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Labour centres for fishing industry PDF Print E-mail
Tuesday, 23 August 2011 00:00

Seven labour coordination centres will be set up to tackle serious problems in the fishing industry including the shortage of workers, illegal migrant workers and human trafficking.

The Labour and Social Development and Human Security ministries have joined with the National Fisheries Association to set up the labour coordination centres.

It follows repeated claims of gross abuses by the skippers of Thai fishing vessels, as a swag of migrant workers have told of being enslaved on vessels while colleagues were killed or forced to flee without being paid for months of torrid work.

Department of Employment (DoE) head Suthassanee Suebwongphaet said yesterday a special sub-committee had been set up to manage labour for the industry. Fishery labour coordination centres would be set up in Samut Sakhon, Trat, Rayong, Chumphon, Songkhla, Ranong and Satun - with each chaired by a provincial gover?nor.

The seven centres would help find labourers and ensure justice for employers and employees, as well as curb human trafficking in the sector.

The Fisheries Association would be the main coordina?tion centre and the only agency to act as an employer of migrant workers in fisheries. It would provide labourers for its mem?ber bodies, she explained.

The association would gath?er details on labour demands from fishery businesses via the seven coordination centres. The association would then report to the Department to provide workers, she said. It would keep some 5 per cent of workers in reserve.

To help solve problems of illegal migrant workers and issues of human trafficking, she said the DoE would recruit workers through contracts with neighbouring countries. It would recruit migrant workers allowed to live in Thailand, and victims of trafficking willing to work in the Thai fisheries sec?tor.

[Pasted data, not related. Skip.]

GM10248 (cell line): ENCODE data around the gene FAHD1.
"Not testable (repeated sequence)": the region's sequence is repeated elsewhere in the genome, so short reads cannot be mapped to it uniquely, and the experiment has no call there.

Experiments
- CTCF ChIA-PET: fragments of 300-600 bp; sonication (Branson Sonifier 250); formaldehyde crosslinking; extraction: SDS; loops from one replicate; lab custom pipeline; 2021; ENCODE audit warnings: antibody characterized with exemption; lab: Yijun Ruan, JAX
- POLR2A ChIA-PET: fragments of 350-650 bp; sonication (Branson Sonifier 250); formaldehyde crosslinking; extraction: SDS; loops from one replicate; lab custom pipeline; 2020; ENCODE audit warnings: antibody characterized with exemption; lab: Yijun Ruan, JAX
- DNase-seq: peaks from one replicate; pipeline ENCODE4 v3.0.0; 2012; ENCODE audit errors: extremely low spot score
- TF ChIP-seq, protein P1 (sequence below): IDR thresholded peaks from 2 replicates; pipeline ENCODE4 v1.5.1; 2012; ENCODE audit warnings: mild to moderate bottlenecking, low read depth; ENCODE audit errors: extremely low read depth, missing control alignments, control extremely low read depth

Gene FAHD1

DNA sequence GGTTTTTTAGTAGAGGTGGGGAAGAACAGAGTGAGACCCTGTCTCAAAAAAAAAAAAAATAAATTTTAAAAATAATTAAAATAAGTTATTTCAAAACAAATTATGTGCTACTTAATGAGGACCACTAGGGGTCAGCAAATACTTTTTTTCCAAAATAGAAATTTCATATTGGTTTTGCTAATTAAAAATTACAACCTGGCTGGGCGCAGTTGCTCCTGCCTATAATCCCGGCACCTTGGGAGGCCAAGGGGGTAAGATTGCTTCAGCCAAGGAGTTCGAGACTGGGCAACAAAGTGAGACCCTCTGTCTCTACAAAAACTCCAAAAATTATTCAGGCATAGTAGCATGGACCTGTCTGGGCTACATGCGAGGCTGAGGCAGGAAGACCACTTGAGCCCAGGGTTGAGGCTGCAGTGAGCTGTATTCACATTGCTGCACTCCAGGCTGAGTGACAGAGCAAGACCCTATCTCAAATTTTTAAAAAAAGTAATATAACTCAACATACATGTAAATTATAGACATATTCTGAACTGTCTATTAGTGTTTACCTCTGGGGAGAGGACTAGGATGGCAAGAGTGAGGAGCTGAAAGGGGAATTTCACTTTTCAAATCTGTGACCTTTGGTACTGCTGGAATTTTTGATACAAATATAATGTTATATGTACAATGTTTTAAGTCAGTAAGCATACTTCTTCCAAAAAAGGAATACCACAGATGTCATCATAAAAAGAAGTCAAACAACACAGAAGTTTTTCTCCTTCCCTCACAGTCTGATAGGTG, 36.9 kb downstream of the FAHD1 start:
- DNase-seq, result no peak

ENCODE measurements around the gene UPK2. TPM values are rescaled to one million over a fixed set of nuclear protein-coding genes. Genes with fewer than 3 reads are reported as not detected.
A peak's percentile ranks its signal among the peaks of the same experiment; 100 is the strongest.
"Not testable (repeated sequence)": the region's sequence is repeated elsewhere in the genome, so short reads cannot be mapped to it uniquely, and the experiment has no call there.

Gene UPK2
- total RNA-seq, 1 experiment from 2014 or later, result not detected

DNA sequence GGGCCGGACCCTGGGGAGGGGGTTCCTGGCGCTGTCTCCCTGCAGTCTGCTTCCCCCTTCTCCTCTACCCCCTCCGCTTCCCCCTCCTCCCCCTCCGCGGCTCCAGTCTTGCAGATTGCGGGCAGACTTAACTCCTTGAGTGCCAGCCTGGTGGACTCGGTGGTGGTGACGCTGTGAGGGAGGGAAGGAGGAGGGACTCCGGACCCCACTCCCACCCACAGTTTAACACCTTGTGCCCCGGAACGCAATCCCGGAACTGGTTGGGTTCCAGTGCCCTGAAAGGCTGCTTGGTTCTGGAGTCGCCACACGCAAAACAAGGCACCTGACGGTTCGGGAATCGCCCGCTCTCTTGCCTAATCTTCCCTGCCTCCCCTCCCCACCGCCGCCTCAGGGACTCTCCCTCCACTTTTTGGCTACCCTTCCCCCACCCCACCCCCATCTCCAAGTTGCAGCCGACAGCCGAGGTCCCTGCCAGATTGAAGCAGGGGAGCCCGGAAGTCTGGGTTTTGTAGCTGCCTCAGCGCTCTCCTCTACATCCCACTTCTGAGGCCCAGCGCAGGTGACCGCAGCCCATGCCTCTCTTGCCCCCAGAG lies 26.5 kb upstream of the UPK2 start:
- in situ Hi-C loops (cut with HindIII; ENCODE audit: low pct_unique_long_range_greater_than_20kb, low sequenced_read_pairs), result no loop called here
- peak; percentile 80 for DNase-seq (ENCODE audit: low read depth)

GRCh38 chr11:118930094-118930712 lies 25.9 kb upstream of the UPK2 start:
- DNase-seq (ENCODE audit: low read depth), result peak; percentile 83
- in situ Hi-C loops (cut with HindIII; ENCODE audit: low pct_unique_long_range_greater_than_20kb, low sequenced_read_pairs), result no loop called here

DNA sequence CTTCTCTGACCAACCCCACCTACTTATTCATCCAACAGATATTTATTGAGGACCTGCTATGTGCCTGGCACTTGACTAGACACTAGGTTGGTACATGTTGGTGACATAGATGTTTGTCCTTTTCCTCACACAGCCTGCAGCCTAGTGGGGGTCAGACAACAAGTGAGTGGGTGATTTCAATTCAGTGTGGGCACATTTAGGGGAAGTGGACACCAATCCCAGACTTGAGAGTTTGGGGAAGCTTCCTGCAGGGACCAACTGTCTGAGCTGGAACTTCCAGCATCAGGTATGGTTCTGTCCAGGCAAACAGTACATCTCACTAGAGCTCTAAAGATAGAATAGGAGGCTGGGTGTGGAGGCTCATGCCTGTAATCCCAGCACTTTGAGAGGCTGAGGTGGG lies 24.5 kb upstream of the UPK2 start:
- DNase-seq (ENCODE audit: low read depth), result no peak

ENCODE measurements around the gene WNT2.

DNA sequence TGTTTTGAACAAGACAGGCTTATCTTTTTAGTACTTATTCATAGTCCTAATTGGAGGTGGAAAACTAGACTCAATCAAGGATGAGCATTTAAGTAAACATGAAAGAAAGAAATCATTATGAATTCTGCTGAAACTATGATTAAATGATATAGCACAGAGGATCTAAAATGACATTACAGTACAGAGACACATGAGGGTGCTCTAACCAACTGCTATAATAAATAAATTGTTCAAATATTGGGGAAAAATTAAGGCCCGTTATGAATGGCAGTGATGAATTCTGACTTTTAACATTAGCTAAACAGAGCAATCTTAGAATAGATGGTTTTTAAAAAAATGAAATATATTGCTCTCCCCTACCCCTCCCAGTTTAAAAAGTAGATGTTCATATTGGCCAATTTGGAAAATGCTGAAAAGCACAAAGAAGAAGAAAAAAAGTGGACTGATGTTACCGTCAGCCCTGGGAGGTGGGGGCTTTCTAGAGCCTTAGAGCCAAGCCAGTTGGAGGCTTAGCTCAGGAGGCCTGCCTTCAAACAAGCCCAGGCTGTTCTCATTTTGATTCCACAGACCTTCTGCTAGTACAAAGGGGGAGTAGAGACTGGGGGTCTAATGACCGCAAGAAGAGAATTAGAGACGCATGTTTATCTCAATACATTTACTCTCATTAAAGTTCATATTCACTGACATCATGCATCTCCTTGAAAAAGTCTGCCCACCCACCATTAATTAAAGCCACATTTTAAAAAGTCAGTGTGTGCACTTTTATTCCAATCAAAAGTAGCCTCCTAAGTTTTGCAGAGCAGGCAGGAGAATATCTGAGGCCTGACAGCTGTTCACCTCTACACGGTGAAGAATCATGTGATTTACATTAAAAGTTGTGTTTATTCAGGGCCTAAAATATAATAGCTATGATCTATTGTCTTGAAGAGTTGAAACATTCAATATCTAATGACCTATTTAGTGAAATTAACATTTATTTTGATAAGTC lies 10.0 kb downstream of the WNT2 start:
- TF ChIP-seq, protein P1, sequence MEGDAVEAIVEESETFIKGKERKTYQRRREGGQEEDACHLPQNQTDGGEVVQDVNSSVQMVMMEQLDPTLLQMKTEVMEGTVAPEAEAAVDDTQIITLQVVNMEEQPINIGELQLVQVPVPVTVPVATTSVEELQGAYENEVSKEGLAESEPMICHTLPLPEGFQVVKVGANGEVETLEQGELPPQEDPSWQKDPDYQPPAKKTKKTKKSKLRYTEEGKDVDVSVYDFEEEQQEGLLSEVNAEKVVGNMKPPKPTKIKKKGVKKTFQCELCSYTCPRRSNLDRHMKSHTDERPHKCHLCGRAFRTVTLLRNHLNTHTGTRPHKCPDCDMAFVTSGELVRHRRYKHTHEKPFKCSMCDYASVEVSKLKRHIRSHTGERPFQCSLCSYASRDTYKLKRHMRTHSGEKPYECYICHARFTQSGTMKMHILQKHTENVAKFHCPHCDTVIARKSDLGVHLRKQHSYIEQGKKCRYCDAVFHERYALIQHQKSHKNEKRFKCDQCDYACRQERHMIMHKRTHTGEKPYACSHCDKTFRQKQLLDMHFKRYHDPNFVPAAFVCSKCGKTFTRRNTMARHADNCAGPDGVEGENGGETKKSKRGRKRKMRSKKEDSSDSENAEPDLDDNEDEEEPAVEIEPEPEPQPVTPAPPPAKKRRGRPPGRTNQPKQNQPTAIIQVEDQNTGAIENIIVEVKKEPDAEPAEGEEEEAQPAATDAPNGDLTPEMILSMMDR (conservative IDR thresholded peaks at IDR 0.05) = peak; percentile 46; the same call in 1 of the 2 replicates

Ranong Governor Wanchat Wongchaichana said yesterday they would have a "major clean-up" of illegal workers, after the second round of registering migration workers ended on July 15 for general workers and August 15 for fishery labourers.

Illegal worker issues had been chronic and affected the province in many ways - social?ly, public health, the environ?ment and crime, he said.

Wanchat said that this year 57,770 immigrant workers from Burma, Laos and Cambodia had registered for permission to work at various establish?ments in Ranong, an increase of 19,695 workers over the 38,075 workers last year. So far 5,317 migrant workers had passed the national identification process for work permit applications.

Wanchat said five groups of illegal workers could be targets for action by the governor, along with employers or people who harbour them. They were: 1/ Foreign workers with fake papers who would be arrested. 2/ Those abusing legal papers, such as border passes that allow foreigners to stay in Ranong for up to one week and overstay to work or move to other provinces. 3/ The large number of migrant workers who don't have any legal documents and resist worker registration; they would be arrested and sent back to their home countries. 4/ Those who carried "boat cards" who were allowed by law to stay on boats or fish market areas but who then stayed in rented houses or apartments. 5/ People from the ethnic Rohingya group who fled Burma to Ranong would also face legal action.


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